Great article over at Inside iPhone. Very worth the read.
Snapper-brand lawn mowers are expensive. Many Snapper products cost thousands of dollars, and even their simplest push mower is hundreds of dollars more than some competing products. Snapper lawn mowers are not cheap. What they are, however, is reliable. They’re manufactured well and designed to last for years. Snapper believes that a premium-quality product can command a premium price. They’ve built their business around that idea, and that business has been around for nearly 120 years.
In 2002, as CEO of Snapper, Jim Weir went to meet with Walmart executives. Walmart has thousands of stores in the US, and millions of customers walk through their doors each day to purchase nearly a billion dollars in goods. Yet Weir went to Walmart’s Arkansas headquarters to tell them he was pulling his products from their stores.
The problem for Weir, and Snapper, was the very essence of Walmart itself. Walmart sells customers disposable goods at the cheapest possible price. At the time, Walmart had six different push mowers for less than $200, while the cheapest Snapper listed for $350. These low prices change expectations across the board, and leave customers wondering what they could possibly be getting with a Snapper to justify the much higher price. With no expert salespeople to educate them on the tradeoffs between price and quality, most consumers opt for the lower-priced product. Over time, higher-quality goods are forced to lower both their prices and their standards in order to compete. The quality level of an entire market is eroded, ratcheted downward more and more.
Weir chose to break this cycle by pulling his products from Walmart entirely. Snapper instead focused on the knowledgeable independent dealers who could educate consumers on Snapper’s legendary quality and explain just why the higher price was worth it. Even without Walmart, Snapper has grown since 2002, and they’ve managed to maintain their identity as a premium-quality manufacturer.
Weir’s story brings to mind a comparison between Walmart and the App Store. The reasons behind it aren’t identical, but just like Walmart, the App Store is driving down prices of applications across the board. The price floor isn’t $5 as I predicted back in June, but $0.99, the very lowest price it’s possible to charge for an application in the App Store. If developers could charge a price lower than 99 cents, there’s no doubt that some would, and the price curve would shift even lower.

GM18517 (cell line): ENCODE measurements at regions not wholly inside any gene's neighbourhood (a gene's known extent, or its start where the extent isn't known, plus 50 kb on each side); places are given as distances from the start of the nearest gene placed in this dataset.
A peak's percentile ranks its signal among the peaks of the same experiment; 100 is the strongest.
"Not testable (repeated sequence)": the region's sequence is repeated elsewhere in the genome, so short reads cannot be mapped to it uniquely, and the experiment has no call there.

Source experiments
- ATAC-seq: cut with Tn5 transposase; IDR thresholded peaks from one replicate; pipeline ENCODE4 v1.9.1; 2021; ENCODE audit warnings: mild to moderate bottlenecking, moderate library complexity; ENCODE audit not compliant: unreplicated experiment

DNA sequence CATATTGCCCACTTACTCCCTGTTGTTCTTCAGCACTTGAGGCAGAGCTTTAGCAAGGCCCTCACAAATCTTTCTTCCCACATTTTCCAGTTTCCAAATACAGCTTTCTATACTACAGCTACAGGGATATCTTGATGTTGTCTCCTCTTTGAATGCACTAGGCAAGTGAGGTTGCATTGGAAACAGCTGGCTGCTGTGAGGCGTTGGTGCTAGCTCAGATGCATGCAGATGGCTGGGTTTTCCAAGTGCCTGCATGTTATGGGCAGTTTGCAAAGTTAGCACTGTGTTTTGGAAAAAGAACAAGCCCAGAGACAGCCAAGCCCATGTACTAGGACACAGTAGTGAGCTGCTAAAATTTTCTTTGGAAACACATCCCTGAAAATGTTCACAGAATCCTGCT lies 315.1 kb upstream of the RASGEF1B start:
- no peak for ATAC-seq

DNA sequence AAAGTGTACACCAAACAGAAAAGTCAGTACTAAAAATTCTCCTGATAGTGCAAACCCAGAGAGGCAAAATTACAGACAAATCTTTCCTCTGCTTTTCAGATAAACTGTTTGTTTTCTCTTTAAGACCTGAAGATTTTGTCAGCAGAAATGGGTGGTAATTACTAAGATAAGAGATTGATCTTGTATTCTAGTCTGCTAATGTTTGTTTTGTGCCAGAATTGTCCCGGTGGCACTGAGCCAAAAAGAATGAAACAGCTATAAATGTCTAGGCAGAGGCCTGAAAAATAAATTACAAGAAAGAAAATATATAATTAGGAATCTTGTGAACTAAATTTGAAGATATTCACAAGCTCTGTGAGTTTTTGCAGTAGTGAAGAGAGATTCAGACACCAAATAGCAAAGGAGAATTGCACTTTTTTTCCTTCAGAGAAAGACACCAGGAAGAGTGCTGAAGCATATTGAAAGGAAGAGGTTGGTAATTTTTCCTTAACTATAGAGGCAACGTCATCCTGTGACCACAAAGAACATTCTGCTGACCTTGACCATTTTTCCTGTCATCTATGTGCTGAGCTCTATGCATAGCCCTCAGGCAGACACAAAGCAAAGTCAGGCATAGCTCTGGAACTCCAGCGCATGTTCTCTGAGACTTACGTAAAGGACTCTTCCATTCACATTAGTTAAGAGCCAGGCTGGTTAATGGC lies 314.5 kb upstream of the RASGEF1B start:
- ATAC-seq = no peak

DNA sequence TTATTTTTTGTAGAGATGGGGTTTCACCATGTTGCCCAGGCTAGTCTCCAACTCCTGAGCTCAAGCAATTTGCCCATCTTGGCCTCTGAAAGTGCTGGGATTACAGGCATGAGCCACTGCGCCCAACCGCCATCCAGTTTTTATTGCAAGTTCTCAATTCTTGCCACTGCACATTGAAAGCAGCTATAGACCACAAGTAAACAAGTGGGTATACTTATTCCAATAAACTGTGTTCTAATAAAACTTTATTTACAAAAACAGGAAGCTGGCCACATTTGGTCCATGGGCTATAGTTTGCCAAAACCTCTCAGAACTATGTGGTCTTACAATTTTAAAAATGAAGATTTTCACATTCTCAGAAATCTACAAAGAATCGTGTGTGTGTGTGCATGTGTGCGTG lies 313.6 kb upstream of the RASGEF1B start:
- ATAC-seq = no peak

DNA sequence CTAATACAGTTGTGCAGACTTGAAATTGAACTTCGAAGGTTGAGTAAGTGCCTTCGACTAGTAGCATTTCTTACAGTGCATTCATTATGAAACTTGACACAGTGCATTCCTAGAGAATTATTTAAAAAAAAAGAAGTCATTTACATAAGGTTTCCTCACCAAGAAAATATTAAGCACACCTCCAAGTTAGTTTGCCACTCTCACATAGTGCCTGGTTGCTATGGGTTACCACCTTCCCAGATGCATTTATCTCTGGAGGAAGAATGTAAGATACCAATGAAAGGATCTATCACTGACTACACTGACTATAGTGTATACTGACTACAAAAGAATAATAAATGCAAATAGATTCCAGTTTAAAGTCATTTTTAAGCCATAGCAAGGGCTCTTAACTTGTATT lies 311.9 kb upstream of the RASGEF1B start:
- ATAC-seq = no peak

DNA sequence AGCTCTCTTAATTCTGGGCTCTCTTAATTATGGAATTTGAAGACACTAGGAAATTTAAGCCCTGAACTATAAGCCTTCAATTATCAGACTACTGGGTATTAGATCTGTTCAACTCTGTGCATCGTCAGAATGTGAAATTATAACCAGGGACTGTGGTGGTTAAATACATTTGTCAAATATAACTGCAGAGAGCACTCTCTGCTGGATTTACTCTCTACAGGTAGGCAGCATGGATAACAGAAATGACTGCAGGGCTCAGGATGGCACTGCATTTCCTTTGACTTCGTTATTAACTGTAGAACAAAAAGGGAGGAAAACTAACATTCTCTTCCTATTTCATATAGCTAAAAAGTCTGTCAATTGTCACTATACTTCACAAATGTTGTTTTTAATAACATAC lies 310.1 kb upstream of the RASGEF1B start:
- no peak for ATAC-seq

On the face of it, these low prices may seem like a good thing. The more affordable iPhone apps are, the more customers will purchase, leading them to try out many different products. When price is no longer tied to a developer’s costs, however, the market is unstable. The first application to cut its price and successfully rocket to the top of the App Store sales charts will see an enormous jump in sales. As we’ve seen, this cycle repeats over and over, and those developers who reach the sales charts do very well. As the average price is driven down, however, a negative-feedback loop is created. A low price is required to get a top sales spot, and only the sales volume that such a slot brings makes development sustainable. Fewer and fewer customers will pay a premium price, so all developers are forced to slash prices to chase a top sales spot.
While there are dozens of new applications each day, the number of slots in the Top 100 is, obviously, unchanging. As consumers come to expect ultra-low prices, more and more developers will wind up earning less for their software than it costs to develop. That will lead to developers ending development of existing products or simply opting out of the platform entirely. The low prices the App Store has led to will directly affect the quality of what’s available in the App Store.
Certainly, some developers are attempting to counteract this App Store effect, by providing higher quality products at a higher price. SimCity, currently the #2 selling app, has a $9.99 price tag. However, that’s a game with an established brand; top sellers have by and large been $0.99 applications. It’s difficult to look at iFart Mobile, which has sitting at #1 in the App Store for nearly a week, and view this as a quality, stable marketplace for developers or consumers. The App Store, like Walmart, has been reduced to selling disposable goods at the lowest possible prices.
Unfortunately, unlike Weir and other vendors of premium products, iPhone developers have no other way to get our products to customers. We can’t sell direct to customers, or via any other stores. At this time, our options are to be in the App Store, or to not sell our software on the iPhone. This makes it very difficult to command any sort of price over $0.99.
The math is simple. It costs more to make an application with depth and quality. In short order, the App Store effect will prevent the development of these deeper, higher-quality applications for the iPhone. When developers can’t charge a higher price to cover a higher investment, these applications simply won’t be made at all.